Frequently Asked Questions

1. Why choose the Suzuki Method?

The Suzuki philosophy is a belief that with the right environment and circumstances, most children can learn to play an instrument. This philosophy uses listening, imitation, and repetition to help children learn to play a musical instrument as easily as if it were their native tongue.  Children become comfortable with the instrument before learning to read music. Technique is taught in the context of pieces rather than through dry technical exercises. Pieces are refined through constant review. Students perform frequently, both individually and in groups.

2. How do I choose a teacher?

Please read our faculty page to learn about our teachers, then contact the School Director at admin@ottawasuzukistrings.ca for advice, consultation and recommendations.

3. Where are private lessons taught?

Private lessons are taught primarily at the teacher’s residence in various locations throughout the National Capital Region. Visit the Our Faculty page to learn specifics.

4. What are the expectations for you as a parent?

Parental involvement is a core element of the Suzuki method.  This Parent-Child-Teacher teamwork is called the Suzuki Triangle.  The supportive triangle of parent – child – teacher, nurtures musical growth through a process of loving, listening, leading and learning. Each participant in the triangle has a unique role and responsibility to ensure overall success. The parents are the learning partners of their children. Parents attend all private lessons with their children, take detailed notes and ensure the student listens to the recordings daily. Parents assist in weekly practice, following through on what the teacher has assigned.  Parents are the “At-Home Teachers.” Parents also attend group classes with their children.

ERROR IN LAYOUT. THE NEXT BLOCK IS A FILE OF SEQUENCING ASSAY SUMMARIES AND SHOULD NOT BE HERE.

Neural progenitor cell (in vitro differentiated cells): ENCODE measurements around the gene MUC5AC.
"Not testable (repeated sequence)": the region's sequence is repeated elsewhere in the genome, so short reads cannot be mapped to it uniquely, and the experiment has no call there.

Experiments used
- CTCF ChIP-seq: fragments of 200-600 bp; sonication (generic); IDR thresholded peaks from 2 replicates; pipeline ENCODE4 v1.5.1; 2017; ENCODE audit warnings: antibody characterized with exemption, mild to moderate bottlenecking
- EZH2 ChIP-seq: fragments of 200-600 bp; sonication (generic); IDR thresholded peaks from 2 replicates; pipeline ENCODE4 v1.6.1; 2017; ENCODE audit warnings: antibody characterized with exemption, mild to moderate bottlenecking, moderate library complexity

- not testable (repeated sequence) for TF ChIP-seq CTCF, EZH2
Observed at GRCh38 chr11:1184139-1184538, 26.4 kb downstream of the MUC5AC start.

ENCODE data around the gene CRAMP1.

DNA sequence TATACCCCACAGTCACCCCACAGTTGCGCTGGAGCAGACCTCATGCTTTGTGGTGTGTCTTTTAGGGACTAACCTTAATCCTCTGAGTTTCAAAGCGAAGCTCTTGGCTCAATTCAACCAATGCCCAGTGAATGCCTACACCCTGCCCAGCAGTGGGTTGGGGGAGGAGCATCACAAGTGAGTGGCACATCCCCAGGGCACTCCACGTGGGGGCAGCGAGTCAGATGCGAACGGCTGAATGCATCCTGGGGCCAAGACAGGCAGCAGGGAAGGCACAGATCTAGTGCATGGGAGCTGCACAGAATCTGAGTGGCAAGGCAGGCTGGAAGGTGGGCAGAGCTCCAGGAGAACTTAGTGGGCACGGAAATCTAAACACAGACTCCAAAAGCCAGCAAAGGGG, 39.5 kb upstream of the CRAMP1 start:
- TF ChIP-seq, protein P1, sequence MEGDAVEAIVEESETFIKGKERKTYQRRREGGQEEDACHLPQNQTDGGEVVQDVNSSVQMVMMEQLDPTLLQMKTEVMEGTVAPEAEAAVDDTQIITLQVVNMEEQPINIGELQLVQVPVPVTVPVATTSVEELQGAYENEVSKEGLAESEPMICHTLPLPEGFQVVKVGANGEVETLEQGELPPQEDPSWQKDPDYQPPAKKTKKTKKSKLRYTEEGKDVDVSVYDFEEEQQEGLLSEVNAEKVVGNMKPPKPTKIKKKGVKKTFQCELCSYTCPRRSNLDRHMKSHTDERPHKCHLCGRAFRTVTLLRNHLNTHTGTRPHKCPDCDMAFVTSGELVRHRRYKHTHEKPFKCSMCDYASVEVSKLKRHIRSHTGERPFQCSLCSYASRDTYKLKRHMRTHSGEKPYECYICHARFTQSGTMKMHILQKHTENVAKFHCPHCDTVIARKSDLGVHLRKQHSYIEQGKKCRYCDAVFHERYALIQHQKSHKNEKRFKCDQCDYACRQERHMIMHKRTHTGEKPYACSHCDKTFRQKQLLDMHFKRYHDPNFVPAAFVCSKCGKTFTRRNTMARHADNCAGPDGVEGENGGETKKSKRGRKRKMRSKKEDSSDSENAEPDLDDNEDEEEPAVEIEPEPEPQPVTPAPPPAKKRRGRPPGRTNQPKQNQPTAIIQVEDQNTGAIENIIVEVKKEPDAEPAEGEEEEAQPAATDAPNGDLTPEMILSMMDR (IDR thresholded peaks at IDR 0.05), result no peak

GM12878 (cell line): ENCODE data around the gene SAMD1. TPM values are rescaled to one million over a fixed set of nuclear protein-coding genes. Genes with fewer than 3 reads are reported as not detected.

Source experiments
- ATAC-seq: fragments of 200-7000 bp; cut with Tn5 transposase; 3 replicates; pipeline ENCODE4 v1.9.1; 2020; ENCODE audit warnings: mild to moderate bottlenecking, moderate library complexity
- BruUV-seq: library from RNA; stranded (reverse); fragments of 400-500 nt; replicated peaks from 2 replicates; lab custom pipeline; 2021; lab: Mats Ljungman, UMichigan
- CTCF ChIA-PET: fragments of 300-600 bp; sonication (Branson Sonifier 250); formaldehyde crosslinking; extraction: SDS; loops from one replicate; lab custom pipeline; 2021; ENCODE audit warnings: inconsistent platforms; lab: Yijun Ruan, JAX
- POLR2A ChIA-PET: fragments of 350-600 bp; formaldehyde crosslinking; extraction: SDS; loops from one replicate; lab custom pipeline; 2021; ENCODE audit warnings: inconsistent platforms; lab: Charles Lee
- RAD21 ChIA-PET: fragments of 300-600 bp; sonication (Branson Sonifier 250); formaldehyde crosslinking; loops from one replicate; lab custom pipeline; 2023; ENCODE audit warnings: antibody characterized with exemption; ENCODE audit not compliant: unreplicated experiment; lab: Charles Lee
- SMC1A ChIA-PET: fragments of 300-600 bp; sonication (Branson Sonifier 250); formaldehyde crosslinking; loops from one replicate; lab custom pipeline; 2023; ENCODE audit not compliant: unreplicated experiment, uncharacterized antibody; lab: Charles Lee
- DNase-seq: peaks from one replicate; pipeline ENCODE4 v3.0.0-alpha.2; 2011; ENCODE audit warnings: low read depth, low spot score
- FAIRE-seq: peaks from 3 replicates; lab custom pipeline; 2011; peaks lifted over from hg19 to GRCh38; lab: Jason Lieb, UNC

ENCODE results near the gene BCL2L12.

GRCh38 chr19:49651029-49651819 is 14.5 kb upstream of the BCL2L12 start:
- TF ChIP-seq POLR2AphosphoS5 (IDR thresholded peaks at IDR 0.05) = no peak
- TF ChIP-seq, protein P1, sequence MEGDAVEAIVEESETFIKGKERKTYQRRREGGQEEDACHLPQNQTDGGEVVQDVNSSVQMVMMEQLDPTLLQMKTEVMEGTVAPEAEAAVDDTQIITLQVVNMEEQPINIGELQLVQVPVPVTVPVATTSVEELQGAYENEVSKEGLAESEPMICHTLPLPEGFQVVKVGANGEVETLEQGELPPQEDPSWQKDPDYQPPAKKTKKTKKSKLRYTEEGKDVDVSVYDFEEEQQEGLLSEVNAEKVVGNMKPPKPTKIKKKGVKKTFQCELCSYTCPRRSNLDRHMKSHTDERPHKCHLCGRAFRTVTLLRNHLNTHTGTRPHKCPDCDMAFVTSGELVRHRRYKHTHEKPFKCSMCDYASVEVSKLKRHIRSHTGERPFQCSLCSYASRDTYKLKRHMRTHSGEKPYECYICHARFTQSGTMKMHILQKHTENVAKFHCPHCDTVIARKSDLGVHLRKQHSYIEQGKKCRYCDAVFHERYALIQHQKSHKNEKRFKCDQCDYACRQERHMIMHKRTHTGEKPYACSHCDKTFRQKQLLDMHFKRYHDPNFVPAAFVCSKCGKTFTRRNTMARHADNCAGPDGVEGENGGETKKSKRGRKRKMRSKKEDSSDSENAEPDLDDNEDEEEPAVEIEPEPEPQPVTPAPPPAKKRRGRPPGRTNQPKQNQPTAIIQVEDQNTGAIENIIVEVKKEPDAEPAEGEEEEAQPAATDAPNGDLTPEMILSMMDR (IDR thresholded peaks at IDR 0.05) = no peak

5. Where do I find an instrument?

Each of our teachers will help advise you on how to obtain an instrument for your child.

6. Are group classes mandatory?

Yes! Group classes are integral to the Suzuki method. Group class reinforces what a student is learning in their private lessons, and builds teamwork and confidence. Group class provides the opportunity for review and refinement of skills already learned.  Group class is often the motivating factor for keeping a child’s interest and often lifelong friendships are formed in group class.

7. How long is the OSS school year?

There are 37 weeks from Labour Day in September to the first week of June, with 2 weeks off for the winter holiday break and one week off for the March break.

8. What is the cost?

Payment is made in four Term Fee payments. The Term Fee includes payment for private lessons and group classes. The private teachers have different hourly rates so the Term Fees vary according to who the private teacher is. Contact the School Director at admin@ottawasuzukistrings.ca for more details.

9. How do I find out more about the School?

Easy! Contact our School Director, Judy Ginsburg at admin@ottawasuzukistrings.ca or call her at (613) 369-4376. Judy has been involved with Suzuki for years and knows all the teachers very well. She is always happy to help you decide if Suzuki is an appropriate method for your child.


Are you interested in starting or continuing your child in Suzuki music instruction?

To start please read our faculty biographies.  Then contact our School Director Judy Ginsburg who will help you choose and contact a teacher in your area. Judy may be reached at admin@ottawasuzukistrings.ca or by phone at (613) 369-4376.

To complete the registration process please submit the Registration and Volunteer Forms.

Ottawa Suzuki Strings depends on volunteer power! We thank you in advance for volunteering (4 hours or more per year).


We count on the generous donation of community members.

Contact Us

4 + 6 =

white OSS logo

We would like to recognize the Algonquin Anishinabeg Nation, on whose traditional unceded territory we operate. We gratefully acknowledge them as the past, present and future stewards of this land.

© Ottawa Suzuki Strings. All rights reserved.